333 F.2d 431
Mary H. SHELP and Genevieve M. McKinney, Appellants,
NATIONAL SURETY CORPORATION, Appellee.
United States Court of Appeals Fifth Circuit.
June 26, 1964.
Theodore J. Pfister, Jr., Kierr & Gainsburgh, New Orleans, La., for appellants.
Gerard M. Dillon, E. E. Huppenbauer, Curtis, Foster, Dillon & Huppenbauer, New Orleans, La., for defendant-appellee.
Before TUTTLE, Chief Judge, and RIVES and WISDOM, Circuit Judges.
WISDOM, Circuit Judge.
The question this diversity tort action presents is whether, under Louisiana law, the lessor or the lessee is responsible for repairs to the doors of leased premises. The case turns on the variance between the French and English texts of Article 2686 of the Code of 1825. That article was the predecessor to Article 2716 of the Louisiana Revised Civil Code of 1870 which was published only in English. The district court held that the 1825 French text of Article 2686, binding the lessee for repair of doors, prevails over the 1870 text of Article 2716. 218 F.Supp. 615. We affirm.
One of the two plaintiffs leased an apartment in the French Quarter in New Orleans; the other was her houseguest. The complaint alleges that an intruder gained access to the apartment through the failure of the front door to close properly, assaulted both ladies, and raped one of them. The plaintiffs sued the lessor's insurer under the Louisiana Direct Action Statute, LSA-R.S. 22:655, alleging that the lessor was at fault 'in failing to furnish a safe entrance door'. The plaintiffs base their action on Article 2322 of the LSA-Civil Code:
'The owner of a building is answerable for the damage occasioned by its ruin, when this is caused by neglect to repair it, or when it is the result of a vice in its original construction.'
The parties agree that the lessor would be liable to the lessee and to a third person lawfully on the leased premises only if he were responsible for repair of the door.
The district court granted the defendant's motion for a summary judgment on the ground that Article 2716 of the LSA-Civil Code relieves the lessor of liability for defects in the premises which the lessee is obliged to keep in repair. The first and last paragraphs of Article 2716 read:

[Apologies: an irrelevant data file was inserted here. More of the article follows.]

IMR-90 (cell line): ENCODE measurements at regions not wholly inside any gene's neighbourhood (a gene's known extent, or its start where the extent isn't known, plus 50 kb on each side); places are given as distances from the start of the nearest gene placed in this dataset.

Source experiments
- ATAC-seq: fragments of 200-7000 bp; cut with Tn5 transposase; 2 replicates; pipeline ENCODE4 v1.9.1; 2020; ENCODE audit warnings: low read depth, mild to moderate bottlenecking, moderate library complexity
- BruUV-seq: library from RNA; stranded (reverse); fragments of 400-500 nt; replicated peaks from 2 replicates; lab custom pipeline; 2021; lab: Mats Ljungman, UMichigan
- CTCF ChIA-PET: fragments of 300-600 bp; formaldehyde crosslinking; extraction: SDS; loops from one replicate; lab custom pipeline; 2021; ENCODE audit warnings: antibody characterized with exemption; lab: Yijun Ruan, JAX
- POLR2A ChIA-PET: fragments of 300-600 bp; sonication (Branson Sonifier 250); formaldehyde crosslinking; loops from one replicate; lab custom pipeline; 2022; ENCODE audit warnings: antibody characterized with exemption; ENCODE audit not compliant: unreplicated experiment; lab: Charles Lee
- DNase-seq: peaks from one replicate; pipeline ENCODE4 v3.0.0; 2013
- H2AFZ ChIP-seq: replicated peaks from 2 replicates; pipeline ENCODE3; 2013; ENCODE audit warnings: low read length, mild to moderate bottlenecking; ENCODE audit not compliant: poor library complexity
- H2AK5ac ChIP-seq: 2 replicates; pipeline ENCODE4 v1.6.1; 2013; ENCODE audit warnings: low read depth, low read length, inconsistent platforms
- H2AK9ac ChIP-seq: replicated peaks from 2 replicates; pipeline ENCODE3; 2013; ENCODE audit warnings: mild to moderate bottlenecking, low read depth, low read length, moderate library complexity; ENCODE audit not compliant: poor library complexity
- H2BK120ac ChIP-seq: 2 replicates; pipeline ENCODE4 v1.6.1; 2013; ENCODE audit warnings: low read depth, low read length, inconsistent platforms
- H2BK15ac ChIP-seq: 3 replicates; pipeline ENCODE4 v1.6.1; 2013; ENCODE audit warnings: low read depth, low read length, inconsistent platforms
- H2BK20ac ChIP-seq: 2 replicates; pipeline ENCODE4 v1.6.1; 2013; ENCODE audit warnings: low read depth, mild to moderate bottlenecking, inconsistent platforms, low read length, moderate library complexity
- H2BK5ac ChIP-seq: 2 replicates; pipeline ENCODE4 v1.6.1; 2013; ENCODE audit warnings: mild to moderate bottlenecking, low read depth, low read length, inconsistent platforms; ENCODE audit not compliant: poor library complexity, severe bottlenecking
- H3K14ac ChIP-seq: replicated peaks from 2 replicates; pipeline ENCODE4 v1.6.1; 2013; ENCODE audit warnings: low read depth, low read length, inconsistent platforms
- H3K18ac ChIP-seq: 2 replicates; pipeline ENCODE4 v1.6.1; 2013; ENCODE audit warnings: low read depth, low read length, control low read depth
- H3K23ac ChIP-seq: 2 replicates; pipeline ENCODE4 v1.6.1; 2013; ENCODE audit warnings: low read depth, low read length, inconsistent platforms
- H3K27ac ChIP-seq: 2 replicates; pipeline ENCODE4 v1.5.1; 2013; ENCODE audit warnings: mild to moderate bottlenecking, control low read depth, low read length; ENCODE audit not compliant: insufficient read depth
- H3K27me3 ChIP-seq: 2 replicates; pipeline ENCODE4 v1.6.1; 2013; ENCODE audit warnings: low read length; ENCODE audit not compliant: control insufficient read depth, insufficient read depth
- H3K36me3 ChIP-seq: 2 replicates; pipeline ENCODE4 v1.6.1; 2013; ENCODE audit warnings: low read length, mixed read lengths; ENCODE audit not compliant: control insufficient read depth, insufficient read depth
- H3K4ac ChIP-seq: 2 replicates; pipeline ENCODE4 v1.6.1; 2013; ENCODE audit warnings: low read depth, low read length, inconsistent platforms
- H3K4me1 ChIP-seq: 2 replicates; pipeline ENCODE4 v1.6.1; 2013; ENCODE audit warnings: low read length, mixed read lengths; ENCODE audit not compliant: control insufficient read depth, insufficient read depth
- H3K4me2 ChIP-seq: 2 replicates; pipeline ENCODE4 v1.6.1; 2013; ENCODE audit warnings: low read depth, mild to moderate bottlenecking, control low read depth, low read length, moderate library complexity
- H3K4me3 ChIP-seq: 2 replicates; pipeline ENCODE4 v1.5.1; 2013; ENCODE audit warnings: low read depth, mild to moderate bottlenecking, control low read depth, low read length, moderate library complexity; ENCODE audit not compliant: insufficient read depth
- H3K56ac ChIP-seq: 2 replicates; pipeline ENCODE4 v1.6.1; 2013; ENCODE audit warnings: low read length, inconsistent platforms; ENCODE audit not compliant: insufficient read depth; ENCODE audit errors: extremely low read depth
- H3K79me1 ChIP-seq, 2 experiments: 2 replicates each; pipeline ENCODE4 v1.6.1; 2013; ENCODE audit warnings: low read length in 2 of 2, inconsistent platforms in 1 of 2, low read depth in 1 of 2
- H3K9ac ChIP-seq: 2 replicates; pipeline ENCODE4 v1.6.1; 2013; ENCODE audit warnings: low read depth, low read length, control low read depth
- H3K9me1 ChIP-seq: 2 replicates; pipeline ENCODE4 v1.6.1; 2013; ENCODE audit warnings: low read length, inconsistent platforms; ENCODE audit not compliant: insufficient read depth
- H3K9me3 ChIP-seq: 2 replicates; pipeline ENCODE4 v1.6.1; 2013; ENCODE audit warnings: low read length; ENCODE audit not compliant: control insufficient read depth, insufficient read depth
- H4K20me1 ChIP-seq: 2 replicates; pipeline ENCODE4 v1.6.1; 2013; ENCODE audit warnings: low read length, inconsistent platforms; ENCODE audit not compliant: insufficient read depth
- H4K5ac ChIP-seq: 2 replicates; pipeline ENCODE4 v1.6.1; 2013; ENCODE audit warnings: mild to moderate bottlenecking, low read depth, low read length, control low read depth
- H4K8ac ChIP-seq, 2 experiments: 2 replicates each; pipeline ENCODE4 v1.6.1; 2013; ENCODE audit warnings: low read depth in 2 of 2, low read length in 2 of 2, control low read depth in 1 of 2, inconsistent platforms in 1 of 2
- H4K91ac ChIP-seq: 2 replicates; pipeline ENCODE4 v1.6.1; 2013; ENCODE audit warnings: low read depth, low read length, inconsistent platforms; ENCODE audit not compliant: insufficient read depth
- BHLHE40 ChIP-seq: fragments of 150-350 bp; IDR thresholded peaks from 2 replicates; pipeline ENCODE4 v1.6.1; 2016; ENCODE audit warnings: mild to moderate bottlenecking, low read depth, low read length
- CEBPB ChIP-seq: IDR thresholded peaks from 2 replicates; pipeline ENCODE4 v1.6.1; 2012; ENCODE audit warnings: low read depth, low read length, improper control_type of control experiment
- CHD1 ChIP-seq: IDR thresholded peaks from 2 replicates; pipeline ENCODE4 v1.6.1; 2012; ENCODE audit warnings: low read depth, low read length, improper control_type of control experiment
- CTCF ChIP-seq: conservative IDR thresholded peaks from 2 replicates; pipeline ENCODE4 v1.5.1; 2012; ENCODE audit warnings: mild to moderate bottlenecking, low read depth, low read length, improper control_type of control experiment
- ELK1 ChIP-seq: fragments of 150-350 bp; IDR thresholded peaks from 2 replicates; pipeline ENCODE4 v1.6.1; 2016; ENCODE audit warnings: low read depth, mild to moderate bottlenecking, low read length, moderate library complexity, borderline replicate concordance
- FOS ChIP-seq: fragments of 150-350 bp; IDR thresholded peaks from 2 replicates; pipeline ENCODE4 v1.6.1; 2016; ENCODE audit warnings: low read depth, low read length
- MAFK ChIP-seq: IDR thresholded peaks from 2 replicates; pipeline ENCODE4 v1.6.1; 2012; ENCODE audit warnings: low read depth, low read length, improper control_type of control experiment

'The repairs, which must be made at the expense of the tenant, are those which, during the lease, it becomes necessary to make; 'To windows, shutters, partitions, shop windows, locks and hinges, and everything of that kind, according to the custom of the place.'
Article 2716 is an exact copy of the English text of Article 2686 of the Code of 1825.1 It contains no reference to doors. But the French version of Article 2686 includes repairs to 'portes' (doors) among the repairs the lessee must make.2 The last paragraph of the French text reads:
'Aux portes, croisees, planches de cloison et de fermeture de boutique, gonds, tarjettes, (targettes) serrures et autres, suivant l'usage des lieux.'
Correctly translated, this paragraph reads:
'To doors, casement windows, wooden partitions and shop shutters, hinges, bolts, locks and other things, according to the custom of the place.'3
The French text of Article 2686 of the 1825 Code is identical with the French text of Article 30, Title VIII, p. 278, of the 1808 Code.4 The English text of Article 30 follows the French version in that the lessee 'is bound to keep in repairs the doors, etc.'5 This article is derived from Article 1754 of the Code Napoleon (1804)6 or, possibly, from the corresponding article of an earlier draft of that code,7 the Projet du Gouvernement (1800).8 Both the Code Napoleon and the Projet du Gouvernement require the lessee to repair doors of leased premises.